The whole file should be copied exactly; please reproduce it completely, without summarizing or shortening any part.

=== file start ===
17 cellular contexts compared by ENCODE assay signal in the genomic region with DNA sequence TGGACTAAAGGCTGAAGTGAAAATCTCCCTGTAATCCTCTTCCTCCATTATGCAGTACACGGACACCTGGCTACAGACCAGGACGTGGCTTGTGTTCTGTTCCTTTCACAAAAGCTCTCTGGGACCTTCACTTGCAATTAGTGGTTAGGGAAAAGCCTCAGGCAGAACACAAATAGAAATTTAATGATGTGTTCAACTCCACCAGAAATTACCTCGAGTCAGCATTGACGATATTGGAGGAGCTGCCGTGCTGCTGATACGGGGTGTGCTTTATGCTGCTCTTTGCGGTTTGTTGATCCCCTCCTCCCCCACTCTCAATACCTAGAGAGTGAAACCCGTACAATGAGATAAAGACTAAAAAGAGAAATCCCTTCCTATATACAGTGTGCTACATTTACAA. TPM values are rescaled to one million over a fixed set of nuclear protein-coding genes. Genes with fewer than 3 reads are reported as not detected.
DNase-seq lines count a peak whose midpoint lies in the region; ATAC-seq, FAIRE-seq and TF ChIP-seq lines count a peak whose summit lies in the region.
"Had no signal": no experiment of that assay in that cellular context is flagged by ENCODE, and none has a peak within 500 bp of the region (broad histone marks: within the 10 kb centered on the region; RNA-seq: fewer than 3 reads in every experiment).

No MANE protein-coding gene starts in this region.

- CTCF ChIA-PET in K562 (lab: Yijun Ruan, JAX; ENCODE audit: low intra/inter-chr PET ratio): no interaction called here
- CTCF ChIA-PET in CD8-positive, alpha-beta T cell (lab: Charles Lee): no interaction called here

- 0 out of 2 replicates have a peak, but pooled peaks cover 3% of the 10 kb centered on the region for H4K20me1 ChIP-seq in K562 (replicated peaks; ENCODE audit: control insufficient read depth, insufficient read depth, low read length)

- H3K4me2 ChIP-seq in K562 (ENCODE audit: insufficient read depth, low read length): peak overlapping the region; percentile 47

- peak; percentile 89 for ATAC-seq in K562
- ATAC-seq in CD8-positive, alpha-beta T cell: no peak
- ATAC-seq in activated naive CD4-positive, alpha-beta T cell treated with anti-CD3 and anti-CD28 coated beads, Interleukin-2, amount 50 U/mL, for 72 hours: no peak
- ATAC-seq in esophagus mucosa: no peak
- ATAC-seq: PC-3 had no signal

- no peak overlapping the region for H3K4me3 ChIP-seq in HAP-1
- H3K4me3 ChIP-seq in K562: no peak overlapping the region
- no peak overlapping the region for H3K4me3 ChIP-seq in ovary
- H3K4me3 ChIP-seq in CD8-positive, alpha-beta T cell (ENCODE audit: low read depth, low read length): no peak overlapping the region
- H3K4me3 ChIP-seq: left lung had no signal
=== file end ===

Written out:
17 cellular contexts compared by ENCODE assay signal in the genomic region with DNA sequence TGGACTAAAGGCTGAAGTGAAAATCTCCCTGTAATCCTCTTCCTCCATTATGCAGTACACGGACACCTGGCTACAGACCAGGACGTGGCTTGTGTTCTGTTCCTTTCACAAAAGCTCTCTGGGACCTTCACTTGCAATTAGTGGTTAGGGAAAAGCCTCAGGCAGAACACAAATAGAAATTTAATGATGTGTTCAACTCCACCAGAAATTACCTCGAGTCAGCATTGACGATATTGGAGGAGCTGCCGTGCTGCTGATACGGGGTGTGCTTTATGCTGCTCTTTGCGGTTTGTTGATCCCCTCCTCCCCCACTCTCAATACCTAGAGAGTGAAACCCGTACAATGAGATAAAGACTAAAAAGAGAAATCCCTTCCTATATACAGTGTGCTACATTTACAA. TPM values are rescaled to one million over a fixed set of nuclear protein-coding genes. Genes with fewer than 3 reads are reported as not detected.
DNase-seq lines count a peak whose midpoint lies in the region; ATAC-seq, FAIRE-seq and TF ChIP-seq lines count a peak whose summit lies in the region.
"Had no signal": no experiment of that assay in that cellular context is flagged by ENCODE, and none has a peak within 500 bp of the region (broad histone marks: within the 10 kb centered on the region; RNA-seq: fewer than 3 reads in every experiment).

No MANE protein-coding gene starts in this region.

- CTCF ChIA-PET in K562 (lab: Yijun Ruan, JAX; ENCODE audit: low intra/inter-chr PET ratio): no interaction called here
- CTCF ChIA-PET in CD8-positive, alpha-beta T cell (lab: Charles Lee): no interaction called here

- 0 out of 2 replicates have a peak, but pooled peaks cover 3% of the 10 kb centered on the region for H4K20me1 ChIP-seq in K562 (replicated peaks; ENCODE audit: control insufficient read depth, insufficient read depth, low read length)

- H3K4me2 ChIP-seq in K562 (ENCODE audit: insufficient read depth, low read length): peak overlapping the region; percentile 47

- peak; percentile 89 for ATAC-seq in K562
- ATAC-seq in CD8-positive, alpha-beta T cell: no peak
- ATAC-seq in activated naive CD4-positive, alpha-beta T cell treated with anti-CD3 and anti-CD28 coated beads, Interleukin-2, amount 50 U/mL, for 72 hours: no peak
- ATAC-seq in esophagus mucosa: no peak
- ATAC-seq: PC-3 had no signal

- no peak overlapping the region for H3K4me3 ChIP-seq in HAP-1
- H3K4me3 ChIP-seq in K562: no peak overlapping the region
- no peak overlapping the region for H3K4me3 ChIP-seq in ovary
- H3K4me3 ChIP-seq in CD8-positive, alpha-beta T cell (ENCODE audit: low read depth, low read length): no peak overlapping the region
- H3K4me3 ChIP-seq: left lung had no signal